Container gardens aren't difficult to make

2012-06-09T08:09:00Z Container gardens aren't difficult to makeMarcia Simon master gardener Sioux City Journal
June 09, 2012 8:09 am  • 

 

Everyone wants to “dress up” their entry way, deck, or patio. And all it takes to get started is one great container! Here’s a step by step guide to creating your own "great" container.

The first step – choose your container. The choices are so varied that you’ll easily find something to suit your style. You can use colored pottery, sleek metal containers, or moss lined wire baskets on stands. There are even some fairly natural- looking, man- made material pots out there. Look at this purchase as an investment that you’ll re-use each year, and buy a fairly good sized container at least a couple of feet high or taller. The size will depend on the space you have to fill. But you want it to stand out and be a focal point, so don’t skimp with a wimpy little pot! Also get one that has a drainage hole(s) in the bottom. Your plants will thank you. Choose a pot that enhances the style of your home’s décor and color.

The second step - buy the best quality potting soil you can find to fill your pot. Or mix your own using one part peat, one part vermiculite, and one part perlite. The success of your efforts will depend on the quality of the soil you put in your container. Bargain basement priced potting soil does not have enough organic matter to allow the roots of the plants to receive the water, nutrients, and air they need to keep your plants blooming and healthy. Have you ever seen a pot that is filled with soil as hard as a rock when it dries out? That’s poor quality potting soil, and it’s everywhere so shop carefully!

The third step – decide what type of sunlight your pot will receive where you plan on placing it. Is it on the east side of the house and shaded from the hot afternoon sun? On a shady porch or deck? Or exposed to the sun all day long on a western exposure? This will determine what types of plants you need to buy for you pot. You’ll need to read the tag on the plants you’re considering purchasing to see if they like full shade, part shade, or full sun. Some plants will flourish in several types of environments.

The fourth step – decide whether you want to create a “seasonal “pot, or just plant your pot once. A seasonal pot can be planted with different types of plants and changed from spring to summer to fall. A seasonal pot can be planted first with plants that can handle a slight frost and cooler weather. Those plants include pansies, violas, snap dragons, parsley, potted tulips and potted daffodils. Then you replant with annuals or perennials when the early plantings fade. In the fall a few mums or some flowering kale can be tucked into the pot to replace faded summer flowers.

The fifth step – decide whether you want a mixed container with several types of plants, or whether you want to try the latest trend of just planting one single type of plant in your container. If you’re planting a mixed container, consider purchasing the following plant mixture. You’ll need a “thriller” – a taller striking plant like a spike (sun) or taller growing coleus variety (shade). Then you’ll need a “filler” such as a geranium or petunia (sun) or impatiens (shade). Finish with a “spiller” that will cascade over the side of the pot. Good examples of spillers include alyssum (sun) or lobelia (shade).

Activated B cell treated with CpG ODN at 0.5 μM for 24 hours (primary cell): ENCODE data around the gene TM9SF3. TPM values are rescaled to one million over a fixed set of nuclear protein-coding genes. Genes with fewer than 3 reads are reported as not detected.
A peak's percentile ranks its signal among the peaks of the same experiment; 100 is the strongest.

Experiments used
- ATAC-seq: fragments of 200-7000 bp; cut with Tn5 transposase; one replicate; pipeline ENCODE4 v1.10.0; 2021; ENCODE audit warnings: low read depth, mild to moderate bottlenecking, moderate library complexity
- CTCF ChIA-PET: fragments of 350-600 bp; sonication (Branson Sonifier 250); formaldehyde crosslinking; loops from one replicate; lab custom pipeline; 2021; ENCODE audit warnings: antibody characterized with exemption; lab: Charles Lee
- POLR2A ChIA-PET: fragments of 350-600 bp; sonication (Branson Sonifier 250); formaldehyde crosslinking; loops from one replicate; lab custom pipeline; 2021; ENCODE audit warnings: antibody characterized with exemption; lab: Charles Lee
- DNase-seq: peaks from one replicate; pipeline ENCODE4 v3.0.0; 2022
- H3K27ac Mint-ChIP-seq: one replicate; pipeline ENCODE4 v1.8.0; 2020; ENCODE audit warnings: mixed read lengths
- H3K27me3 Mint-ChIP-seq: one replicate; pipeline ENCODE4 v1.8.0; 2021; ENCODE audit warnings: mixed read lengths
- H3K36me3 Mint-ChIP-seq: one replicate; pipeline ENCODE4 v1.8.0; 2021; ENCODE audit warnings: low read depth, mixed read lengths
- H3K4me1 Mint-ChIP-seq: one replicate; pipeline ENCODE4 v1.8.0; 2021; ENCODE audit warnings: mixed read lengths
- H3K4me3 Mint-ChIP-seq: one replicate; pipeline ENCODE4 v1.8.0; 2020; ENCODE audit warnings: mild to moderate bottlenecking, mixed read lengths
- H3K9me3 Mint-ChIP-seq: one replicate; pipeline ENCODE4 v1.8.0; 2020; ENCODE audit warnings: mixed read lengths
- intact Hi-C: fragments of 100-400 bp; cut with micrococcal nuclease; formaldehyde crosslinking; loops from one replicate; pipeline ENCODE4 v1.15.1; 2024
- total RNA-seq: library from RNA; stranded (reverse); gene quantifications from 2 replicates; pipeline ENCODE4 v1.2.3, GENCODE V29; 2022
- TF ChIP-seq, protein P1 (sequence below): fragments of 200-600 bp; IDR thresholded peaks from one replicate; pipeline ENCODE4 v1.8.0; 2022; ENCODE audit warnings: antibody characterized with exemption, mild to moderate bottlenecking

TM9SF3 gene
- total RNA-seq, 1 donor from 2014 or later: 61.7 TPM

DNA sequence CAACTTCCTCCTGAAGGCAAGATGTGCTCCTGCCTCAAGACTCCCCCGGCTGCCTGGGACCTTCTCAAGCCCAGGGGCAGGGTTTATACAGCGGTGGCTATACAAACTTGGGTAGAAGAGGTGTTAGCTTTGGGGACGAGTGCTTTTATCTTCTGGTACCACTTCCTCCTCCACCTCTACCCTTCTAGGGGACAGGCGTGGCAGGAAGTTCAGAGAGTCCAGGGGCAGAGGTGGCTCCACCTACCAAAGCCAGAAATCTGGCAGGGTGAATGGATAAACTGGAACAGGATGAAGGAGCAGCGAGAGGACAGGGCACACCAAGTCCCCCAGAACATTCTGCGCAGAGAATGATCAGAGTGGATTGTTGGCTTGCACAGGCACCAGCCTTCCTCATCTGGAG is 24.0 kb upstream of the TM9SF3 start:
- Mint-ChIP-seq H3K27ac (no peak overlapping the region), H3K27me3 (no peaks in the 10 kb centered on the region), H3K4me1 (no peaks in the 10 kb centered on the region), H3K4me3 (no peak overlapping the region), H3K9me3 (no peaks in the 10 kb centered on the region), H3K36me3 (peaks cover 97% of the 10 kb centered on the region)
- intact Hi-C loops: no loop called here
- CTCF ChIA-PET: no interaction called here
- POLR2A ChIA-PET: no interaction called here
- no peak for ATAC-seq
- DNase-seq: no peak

The trend of planting containers with just one type of plant is the latest planting style that is becoming popular. It can include both blooming plants and plants with great foliage like the many varieties of coleus. Just make sure you choose a blooming plant with a long blooming season so your container doesn’t fizzle out half way through the summer. There are hundreds of both shade and sun annuals that will bloom all summer long especially if you give them a little fertilizer periodically when you water. Just read the plant tags and fertilizer instructions, and you’ll be rewarded.

A final word on choosing plants – choose plants you like that suit your sun/shade situation. There are so many great plants to choose from, and this is where your creativity makes your great container personalized. You can always ask a staff person at the garden center for some advice if you have questions.

After you’ve planted your container, you’ll need to water until the water runs out the bottom of the container. That is the best method to continue watering all summer. Water when your soil is dry when you stick a finger down an inch or so into the container. You can over water, so always check the soil before watering. During hot July and August weather, you may need to water every day especially if your container receives full sun.

If you’ve never tried planting a container…try it! You may get hooked, and find one container just isn’t enough!

If you have questions on this article or any other lawn and garden topic, call Iowa State University Extension and Outreach-Woodbury County at (712) 276-2157 or email gardener@iastate.edu.

Copyright 2015 Sioux City Journal. All rights reserved. This material may not be published, broadcast, rewritten or redistributed.

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